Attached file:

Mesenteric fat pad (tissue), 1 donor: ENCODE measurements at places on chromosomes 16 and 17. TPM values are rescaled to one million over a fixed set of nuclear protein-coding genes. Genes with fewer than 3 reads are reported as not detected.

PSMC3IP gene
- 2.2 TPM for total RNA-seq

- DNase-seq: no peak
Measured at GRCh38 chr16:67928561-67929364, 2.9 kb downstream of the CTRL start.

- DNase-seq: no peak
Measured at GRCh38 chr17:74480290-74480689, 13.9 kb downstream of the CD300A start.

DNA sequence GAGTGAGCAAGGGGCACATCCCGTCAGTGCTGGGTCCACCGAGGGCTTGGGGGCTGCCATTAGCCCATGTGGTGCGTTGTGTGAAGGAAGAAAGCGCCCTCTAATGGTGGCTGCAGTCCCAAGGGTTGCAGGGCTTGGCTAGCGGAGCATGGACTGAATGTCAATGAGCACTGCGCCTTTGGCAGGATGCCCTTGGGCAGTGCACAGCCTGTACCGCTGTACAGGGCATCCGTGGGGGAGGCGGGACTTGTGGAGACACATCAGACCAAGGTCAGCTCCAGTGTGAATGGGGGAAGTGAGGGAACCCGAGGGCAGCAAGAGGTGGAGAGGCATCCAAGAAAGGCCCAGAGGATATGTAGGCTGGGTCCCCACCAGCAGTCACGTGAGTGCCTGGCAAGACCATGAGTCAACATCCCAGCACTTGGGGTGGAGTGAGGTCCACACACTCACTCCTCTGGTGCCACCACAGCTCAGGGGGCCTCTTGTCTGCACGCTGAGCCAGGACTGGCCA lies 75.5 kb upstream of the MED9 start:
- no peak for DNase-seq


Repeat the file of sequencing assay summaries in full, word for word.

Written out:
Mesenteric fat pad (tissue), 1 donor: ENCODE measurements at places on chromosomes 16 and 17. TPM values are rescaled to one million over a fixed set of nuclear protein-coding genes. Genes with fewer than 3 reads are reported as not detected.

PSMC3IP gene
- 2.2 TPM for total RNA-seq

- DNase-seq: no peak
Measured at GRCh38 chr16:67928561-67929364, 2.9 kb downstream of the CTRL start.

- DNase-seq: no peak
Measured at GRCh38 chr17:74480290-74480689, 13.9 kb downstream of the CD300A start.

DNA sequence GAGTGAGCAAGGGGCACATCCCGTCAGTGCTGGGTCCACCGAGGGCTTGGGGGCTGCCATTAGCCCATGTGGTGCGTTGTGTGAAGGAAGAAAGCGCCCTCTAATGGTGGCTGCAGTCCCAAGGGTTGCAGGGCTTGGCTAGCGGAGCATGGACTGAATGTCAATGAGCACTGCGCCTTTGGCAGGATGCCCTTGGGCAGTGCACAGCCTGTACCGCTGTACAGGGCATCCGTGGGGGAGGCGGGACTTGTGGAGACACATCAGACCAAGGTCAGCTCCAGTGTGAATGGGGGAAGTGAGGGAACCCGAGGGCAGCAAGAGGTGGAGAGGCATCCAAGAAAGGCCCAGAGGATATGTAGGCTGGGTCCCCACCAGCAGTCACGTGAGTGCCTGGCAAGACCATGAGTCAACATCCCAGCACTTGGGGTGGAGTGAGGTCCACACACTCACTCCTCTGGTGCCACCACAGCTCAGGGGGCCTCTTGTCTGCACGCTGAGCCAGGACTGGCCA lies 75.5 kb upstream of the MED9 start:
- no peak for DNase-seq